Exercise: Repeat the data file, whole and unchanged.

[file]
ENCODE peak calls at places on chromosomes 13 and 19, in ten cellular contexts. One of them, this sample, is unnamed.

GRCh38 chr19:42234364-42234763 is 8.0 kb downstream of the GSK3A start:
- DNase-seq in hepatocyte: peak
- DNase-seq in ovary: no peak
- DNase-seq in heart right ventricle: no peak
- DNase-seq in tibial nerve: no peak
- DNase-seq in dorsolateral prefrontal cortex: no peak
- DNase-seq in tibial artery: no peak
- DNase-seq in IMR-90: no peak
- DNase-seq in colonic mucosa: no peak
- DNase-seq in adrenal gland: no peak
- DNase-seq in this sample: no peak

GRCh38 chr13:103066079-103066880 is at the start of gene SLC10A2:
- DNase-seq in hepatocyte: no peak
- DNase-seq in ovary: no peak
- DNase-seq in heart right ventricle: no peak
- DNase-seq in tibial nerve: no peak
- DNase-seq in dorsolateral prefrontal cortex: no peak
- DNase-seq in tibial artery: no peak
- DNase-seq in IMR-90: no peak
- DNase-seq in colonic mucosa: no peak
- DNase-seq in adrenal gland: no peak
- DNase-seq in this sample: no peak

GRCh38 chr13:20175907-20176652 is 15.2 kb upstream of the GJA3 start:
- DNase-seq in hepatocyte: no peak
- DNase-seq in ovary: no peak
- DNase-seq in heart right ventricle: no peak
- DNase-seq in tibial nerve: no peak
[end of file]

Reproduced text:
ENCODE peak calls at places on chromosomes 13 and 19, in ten cellular contexts. One of them, this sample, is unnamed.

GRCh38 chr19:42234364-42234763 is 8.0 kb downstream of the GSK3A start:
- DNase-seq in hepatocyte: peak
- DNase-seq in ovary: no peak
- DNase-seq in heart right ventricle: no peak
- DNase-seq in tibial nerve: no peak
- DNase-seq in dorsolateral prefrontal cortex: no peak
- DNase-seq in tibial artery: no peak
- DNase-seq in IMR-90: no peak
- DNase-seq in colonic mucosa: no peak
- DNase-seq in adrenal gland: no peak
- DNase-seq in this sample: no peak

GRCh38 chr13:103066079-103066880 is at the start of gene SLC10A2:
- DNase-seq in hepatocyte: no peak
- DNase-seq in ovary: no peak
- DNase-seq in heart right ventricle: no peak
- DNase-seq in tibial nerve: no peak
- DNase-seq in dorsolateral prefrontal cortex: no peak
- DNase-seq in tibial artery: no peak
- DNase-seq in IMR-90: no peak
- DNase-seq in colonic mucosa: no peak
- DNase-seq in adrenal gland: no peak
- DNase-seq in this sample: no peak

GRCh38 chr13:20175907-20176652 is 15.2 kb upstream of the GJA3 start:
- DNase-seq in hepatocyte: no peak
- DNase-seq in ovary: no peak
- DNase-seq in heart right ventricle: no peak
- DNase-seq in tibial nerve: no peak